I have no clue what mpg I got blasting along like that. I will fill up this weekend and hopefully it won’t be too bad.
 

dougco1

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I have had the Cowdog on the road a little over 3 years now. 4 years ago when I bought the H2 wheels off Craigslist. They had BFG all terrain tires on them with reasonable tread. Except they were 2007 or date coded. I have needed new tires from the start but life kept eating the money needed to get them. Maybe I have too many projects as well?

Anyway with full summer here again I have been hesitant to drive the truck much above 40 mph. The old tires at 40 psi were rock hard, the steering was very darty if that is an actual word and the ride not pleasant. I put other things on hold and got a new set of shoes last Friday. Loud range E. At 65 psi this truck is now super smooth on good pavement and enjoyable on broken up back roads.

I did 300 miles today of mostly open highway 70-75 speed limit. 2 psi of boost with 650° EGT at 75 mph. This thing just eats the miles away now. I’m still waiting for a few parts to get shipped so I can finish the passenger side swing away gear holder. Once that is done. I think it will finally be ready for an Overlanding weekend trip once the weather cools a bit and I save some fuel money up.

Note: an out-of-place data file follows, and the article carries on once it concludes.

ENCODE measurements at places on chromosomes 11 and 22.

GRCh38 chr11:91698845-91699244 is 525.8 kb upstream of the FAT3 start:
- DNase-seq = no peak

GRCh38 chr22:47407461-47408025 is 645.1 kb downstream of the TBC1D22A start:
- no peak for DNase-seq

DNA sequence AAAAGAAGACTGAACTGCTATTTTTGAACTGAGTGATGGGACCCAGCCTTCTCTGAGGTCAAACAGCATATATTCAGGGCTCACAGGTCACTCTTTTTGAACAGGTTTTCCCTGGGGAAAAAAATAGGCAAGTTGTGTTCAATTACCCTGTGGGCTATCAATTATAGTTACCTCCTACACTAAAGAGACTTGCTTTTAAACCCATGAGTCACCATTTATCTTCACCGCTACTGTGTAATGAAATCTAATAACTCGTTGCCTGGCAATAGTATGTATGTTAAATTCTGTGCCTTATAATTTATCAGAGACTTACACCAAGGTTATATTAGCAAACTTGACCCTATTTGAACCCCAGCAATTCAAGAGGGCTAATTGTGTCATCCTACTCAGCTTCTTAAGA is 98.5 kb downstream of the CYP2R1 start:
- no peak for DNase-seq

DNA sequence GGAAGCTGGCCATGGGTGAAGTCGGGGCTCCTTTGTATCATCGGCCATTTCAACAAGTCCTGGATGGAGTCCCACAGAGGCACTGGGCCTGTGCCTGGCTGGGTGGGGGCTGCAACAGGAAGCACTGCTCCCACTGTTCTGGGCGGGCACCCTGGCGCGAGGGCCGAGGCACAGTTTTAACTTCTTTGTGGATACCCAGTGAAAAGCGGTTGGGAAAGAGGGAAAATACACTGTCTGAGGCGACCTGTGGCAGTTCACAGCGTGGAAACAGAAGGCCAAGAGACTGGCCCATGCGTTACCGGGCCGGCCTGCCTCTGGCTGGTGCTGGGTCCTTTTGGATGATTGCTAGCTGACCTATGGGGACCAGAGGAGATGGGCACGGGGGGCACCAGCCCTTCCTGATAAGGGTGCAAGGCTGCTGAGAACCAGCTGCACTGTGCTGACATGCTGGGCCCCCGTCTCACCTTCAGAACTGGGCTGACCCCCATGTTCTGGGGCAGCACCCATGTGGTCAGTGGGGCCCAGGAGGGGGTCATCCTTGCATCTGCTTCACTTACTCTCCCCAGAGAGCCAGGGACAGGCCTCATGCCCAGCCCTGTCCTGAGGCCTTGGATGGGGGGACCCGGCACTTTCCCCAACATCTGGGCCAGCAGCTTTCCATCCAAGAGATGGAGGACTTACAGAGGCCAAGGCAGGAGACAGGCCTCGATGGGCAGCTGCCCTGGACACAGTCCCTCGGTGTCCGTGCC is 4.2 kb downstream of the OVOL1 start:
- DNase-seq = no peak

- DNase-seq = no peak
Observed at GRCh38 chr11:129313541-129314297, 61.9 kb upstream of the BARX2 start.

I have no clue what mpg I got blasting along like that. I will fill up this weekend and hopefully it won’t be too bad.
It should be about time for a few updated photos of Cowdog now that it has new shoes
 

Another Ahab

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They had BFG all terrain tires on them with reasonable tread. Except they were 2007 or date coded. I have needed new tires from the start but life kept eating the money needed to get them.